Already two decades ago, the site was opened by the IDF for special ceremonies. Then in 2011 it became a national park, a move that has fostered Christian pilgrimage to the area, particularly in January, when a number of Christian denominations hold epiphany events by the Jordan River.

This year there were six, starting with the Franciscan Order on January 10, followed by the Greek Orthodox and the Ethiopians on 18th, then the Syrian and the Coptic Churches on the 19th, and ending with the Armenians on Sunday.

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Since 2017, the Israel National Mines Action Authority, the international NGO HALO Trust and the IDF have deactivated the land mines and are in the process of opening up the church that had been abandoned. Israel would like to see the area, dubbed Land of the Monasteries, open for tourism.

As a result of that project, the Franciscan Order was able to access and worship the epiphany service in its church at the site, for the first time in 54 years. The Ethiopian Church, however, is structurally unsound and as a result, the Ethiopians held the first part of their service on a small asphalt road outside the church before heading to the river.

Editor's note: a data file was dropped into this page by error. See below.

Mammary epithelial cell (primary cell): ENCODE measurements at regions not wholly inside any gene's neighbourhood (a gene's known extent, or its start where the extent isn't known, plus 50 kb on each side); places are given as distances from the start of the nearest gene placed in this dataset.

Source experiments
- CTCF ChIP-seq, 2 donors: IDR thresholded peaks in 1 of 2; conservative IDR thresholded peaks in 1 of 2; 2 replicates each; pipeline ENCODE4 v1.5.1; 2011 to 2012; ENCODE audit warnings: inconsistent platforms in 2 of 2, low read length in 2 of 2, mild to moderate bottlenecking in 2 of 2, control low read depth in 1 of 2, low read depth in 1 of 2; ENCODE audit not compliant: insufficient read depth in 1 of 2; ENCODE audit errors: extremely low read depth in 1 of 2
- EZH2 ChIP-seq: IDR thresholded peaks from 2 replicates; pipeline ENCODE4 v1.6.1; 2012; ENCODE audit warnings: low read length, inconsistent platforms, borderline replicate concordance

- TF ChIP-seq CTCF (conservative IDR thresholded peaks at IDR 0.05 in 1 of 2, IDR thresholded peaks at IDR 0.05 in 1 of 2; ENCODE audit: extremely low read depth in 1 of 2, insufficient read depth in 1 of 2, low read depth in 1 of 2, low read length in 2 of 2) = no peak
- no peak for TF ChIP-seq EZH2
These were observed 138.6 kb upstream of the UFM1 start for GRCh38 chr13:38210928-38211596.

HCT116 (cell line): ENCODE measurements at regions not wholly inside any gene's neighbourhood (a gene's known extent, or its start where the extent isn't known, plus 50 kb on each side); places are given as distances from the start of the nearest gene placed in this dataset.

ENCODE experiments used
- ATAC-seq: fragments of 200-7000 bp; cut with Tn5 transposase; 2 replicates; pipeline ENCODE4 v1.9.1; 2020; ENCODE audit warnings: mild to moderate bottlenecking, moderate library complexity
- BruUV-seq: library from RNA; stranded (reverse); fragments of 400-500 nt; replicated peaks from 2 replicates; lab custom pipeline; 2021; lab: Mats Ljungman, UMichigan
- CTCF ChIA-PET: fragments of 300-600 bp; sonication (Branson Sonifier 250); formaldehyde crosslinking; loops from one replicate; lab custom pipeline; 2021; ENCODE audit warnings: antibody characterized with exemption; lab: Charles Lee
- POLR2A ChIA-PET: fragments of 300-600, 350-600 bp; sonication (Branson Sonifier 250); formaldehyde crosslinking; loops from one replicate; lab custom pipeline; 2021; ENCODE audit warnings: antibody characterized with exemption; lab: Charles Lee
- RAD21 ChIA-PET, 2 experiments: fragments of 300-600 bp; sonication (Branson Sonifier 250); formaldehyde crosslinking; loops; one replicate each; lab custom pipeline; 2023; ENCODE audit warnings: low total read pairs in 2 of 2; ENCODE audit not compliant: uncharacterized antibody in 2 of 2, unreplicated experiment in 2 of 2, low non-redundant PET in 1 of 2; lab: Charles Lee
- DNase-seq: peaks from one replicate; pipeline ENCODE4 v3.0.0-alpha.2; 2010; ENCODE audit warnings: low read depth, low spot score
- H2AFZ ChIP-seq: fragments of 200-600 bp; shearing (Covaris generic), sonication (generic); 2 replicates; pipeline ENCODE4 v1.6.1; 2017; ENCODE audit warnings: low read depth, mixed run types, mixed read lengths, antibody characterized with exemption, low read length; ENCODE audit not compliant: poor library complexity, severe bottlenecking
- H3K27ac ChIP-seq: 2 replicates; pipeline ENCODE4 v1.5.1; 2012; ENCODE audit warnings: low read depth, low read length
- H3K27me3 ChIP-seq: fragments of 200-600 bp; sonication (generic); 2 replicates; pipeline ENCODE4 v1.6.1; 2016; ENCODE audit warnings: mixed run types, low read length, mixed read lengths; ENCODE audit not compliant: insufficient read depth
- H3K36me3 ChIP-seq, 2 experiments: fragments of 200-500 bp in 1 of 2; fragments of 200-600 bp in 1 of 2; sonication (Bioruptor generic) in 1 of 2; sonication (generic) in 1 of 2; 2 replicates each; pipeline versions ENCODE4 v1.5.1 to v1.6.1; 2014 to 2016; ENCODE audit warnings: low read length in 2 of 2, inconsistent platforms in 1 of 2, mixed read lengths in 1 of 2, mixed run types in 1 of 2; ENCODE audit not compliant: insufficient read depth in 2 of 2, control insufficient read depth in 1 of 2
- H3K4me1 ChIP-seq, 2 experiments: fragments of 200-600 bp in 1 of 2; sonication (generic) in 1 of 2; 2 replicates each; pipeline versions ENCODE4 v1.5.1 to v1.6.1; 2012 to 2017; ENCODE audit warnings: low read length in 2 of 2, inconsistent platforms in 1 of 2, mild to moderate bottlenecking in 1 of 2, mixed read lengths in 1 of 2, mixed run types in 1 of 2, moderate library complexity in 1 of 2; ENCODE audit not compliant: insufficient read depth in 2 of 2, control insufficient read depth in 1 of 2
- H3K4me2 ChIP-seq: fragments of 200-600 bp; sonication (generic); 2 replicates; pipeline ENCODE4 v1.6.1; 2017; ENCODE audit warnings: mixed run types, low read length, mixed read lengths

Baghdasaryan said that these services are typically attended by thousands of worshipers, but due to the COVID-19 pandemic, only the priests and a small number of guests could attend.

Jericho District Coordination and Liaison Office head Lt.-Col. Amos Twito said: “COGAT’s Civil Administration has been especially busy in recent weeks arranging for the baptism ceremonies to be performed in keeping with the guidelines and restrictions. It’s all part of the effort to maintain freedom of worship and freedom of religion for all the Christian denominations, while safeguarding the security and health of the worshipers.”

Sharon Regev, director of the Department for World Religions in the Foreign Ministry, who also helped ensure that the services took place, said: “It is important that tradition and worship continues.”

“When the pandemic is over, we want to invite worshipers from all over the world to return to see the beautiful mosaic of the religious landscape here in the holy land,” she said.

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Among those who attended Sunday’s ceremony was Narek Ghazaryan, consul for the Republic of Armenia’s Embassy to Israel in Tel Aviv. Although the countries have had relations for close to three decades, Armenia opened an embassy in Israel only last year and then withdrew its ambassador that same year to protest Israeli arms sales to Azerbaijan.

This “is the first time that the representative of the State of Armenia is present at this ceremony,” Ghazaryan told The Jerusalem Post.

“It is kind of a historical moment for the Armenian Church, that the representative of the Republic of Armenia is here and standing by the side of the church,” he said. It symbolizes “the unity of the state and church of Armenia.”

Ghazaryan said he hopes “maybe next year we will be represented here on a higher level.”